Last Sunday, the phone rang late in the evening and I received word that my dear friend, Lois Williams, had died. I share news of Lois’ passing because she was so important for me as I began my Vermont journey, back in the 1970’s, showing films and making films here. As a grassroots/populist filmmaker and arts activist – I deeply appreciated Lois and others like her.
Lois was a frontline supporter of what I call “cultural film” and the arts. I first met her back around 1979 or so, shortly after she and her husband, Russ, moved to Lower Waterford. Back then, I ran Catamount Arts which was mostly a film series that played at St. Johnsbury’s Frank R. Adams School – and the Alexander Twilight Theater at Lyndon State College. We’d play Humphrey Bogart and Lauren Bacall in “The Big Sleep,” Charlie Chaplin’s “Modern Times,” Robert Altman’s “Nashville” and a range of foreign films, too – pictures like Fellini’s “La Strada,” “Kurosawa’s “Rashamon,” Bresson’s “Pickpocket” and Pontecorvo’s “Battle of Algiers.”
During our first year of screenings, before the advent of video, people in surrounding towns contacted me to see if I’d consider developing a circuit, where they could show the films, too, in Barton, Johnson and Franconia, New Hampshire, where local arts activists rented the auditorium at Profile High School to screen our films on Sunday nights. We’d arrange a fairly precise hand-off of the 16mm film prints and Bell and Howell projector – and on one snowy Sunday morning, a late model Audi pulled into my Barnet driveway and out stepped Lois Williams.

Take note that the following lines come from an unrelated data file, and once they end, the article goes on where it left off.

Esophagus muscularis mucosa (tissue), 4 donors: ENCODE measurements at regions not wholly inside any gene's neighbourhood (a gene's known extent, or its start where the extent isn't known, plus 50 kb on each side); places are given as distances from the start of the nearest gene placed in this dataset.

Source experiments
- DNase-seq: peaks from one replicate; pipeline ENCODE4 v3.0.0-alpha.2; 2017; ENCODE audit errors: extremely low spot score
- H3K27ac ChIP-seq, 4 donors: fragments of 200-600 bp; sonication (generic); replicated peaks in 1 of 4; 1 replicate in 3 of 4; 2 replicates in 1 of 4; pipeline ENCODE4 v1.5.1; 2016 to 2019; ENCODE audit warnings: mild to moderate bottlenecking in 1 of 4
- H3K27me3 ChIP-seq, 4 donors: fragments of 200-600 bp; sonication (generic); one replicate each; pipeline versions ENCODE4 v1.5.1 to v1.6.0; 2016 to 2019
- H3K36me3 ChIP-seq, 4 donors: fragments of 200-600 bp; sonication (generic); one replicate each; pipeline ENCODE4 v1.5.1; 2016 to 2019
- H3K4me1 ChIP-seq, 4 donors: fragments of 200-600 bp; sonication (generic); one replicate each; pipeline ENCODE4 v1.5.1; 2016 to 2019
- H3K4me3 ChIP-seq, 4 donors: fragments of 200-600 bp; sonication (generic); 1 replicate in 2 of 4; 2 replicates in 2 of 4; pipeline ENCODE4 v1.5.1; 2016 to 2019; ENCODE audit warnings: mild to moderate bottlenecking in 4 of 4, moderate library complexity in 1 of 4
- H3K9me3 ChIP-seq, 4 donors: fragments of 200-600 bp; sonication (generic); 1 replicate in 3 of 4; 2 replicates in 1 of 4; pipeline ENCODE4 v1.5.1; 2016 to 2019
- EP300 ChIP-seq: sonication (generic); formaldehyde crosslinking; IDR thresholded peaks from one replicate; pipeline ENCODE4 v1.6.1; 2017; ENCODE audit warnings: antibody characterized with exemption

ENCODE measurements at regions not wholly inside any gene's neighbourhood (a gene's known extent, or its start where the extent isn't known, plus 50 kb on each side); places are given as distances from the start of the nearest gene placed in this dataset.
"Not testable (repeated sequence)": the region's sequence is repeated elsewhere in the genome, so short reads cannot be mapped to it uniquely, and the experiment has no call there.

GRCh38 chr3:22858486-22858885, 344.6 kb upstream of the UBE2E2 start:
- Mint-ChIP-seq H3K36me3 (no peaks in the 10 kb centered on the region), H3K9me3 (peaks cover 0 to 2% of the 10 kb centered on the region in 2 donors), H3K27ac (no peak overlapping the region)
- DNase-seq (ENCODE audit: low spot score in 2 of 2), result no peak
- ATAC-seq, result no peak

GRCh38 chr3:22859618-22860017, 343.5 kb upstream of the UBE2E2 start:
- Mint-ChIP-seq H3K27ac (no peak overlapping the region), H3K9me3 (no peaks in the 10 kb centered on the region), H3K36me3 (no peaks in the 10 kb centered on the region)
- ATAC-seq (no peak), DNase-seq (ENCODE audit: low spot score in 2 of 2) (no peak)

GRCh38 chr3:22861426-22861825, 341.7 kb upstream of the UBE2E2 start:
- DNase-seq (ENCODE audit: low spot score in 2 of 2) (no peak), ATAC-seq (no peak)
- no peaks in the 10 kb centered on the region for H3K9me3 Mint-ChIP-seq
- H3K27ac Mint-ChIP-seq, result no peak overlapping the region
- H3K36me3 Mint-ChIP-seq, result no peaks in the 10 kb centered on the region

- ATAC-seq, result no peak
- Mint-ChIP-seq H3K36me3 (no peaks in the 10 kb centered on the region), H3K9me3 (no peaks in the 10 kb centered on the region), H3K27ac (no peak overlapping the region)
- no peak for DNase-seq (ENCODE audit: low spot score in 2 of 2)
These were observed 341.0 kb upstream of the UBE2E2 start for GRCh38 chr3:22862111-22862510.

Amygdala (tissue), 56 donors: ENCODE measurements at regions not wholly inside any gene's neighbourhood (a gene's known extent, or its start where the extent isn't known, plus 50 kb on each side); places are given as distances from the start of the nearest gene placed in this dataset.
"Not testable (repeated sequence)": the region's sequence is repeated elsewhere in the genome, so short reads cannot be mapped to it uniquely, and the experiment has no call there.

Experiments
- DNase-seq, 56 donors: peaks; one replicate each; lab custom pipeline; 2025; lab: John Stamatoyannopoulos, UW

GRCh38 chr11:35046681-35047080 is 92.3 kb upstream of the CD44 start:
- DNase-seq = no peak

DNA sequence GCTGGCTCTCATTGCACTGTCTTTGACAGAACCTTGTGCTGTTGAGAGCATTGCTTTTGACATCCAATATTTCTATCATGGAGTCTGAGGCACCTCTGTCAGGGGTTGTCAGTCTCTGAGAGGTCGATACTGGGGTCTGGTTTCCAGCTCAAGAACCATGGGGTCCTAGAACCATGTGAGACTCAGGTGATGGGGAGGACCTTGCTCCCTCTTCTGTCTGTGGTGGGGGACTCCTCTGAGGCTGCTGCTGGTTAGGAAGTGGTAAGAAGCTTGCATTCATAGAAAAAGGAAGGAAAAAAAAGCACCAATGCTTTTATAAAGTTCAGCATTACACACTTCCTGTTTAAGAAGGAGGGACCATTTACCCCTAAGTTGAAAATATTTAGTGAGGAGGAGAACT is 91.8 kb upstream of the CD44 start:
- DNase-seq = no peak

“I’m here to pick up the film,” she said.
And so it was for the next several years. Sometimes Lois would send one her sons, Alex or Jon, for the pick-up – and I remember a few rendezvous with Steve Dignazio, who went on to establish the Colonial Theater organization that shows films – and saved that classic movie house. We were all film lovers and we’d travel in any weather to keep our circuit going. Lois was a stalwart – she and Russ would also travel a hundred miles or more, round-trip, to see a movie that interested them.
Lois was curious about people and would strike up conversations with anyone she encountered, without much prompting. I’d invite her into my kitchen on some of those Sunday mornings and she’d talk film and world affairs – she proudly subscribed to the Caledonian Record and Boston Globe. I also came to know here life story – she’d lived with her radiologist husband and kids outside of Boston and in Germany – and she’d married Russ, her high school sweetheart from where they’d both grown up on the Illinois side of the Missouri Border. Lois had a bit of what I’d call a southern accent that she used to great effect, telling stories or remarking on the ironies, contradictions and constant sense of wonder she perceived in every day life. She was a dramatic character who never held back on what she was thinking.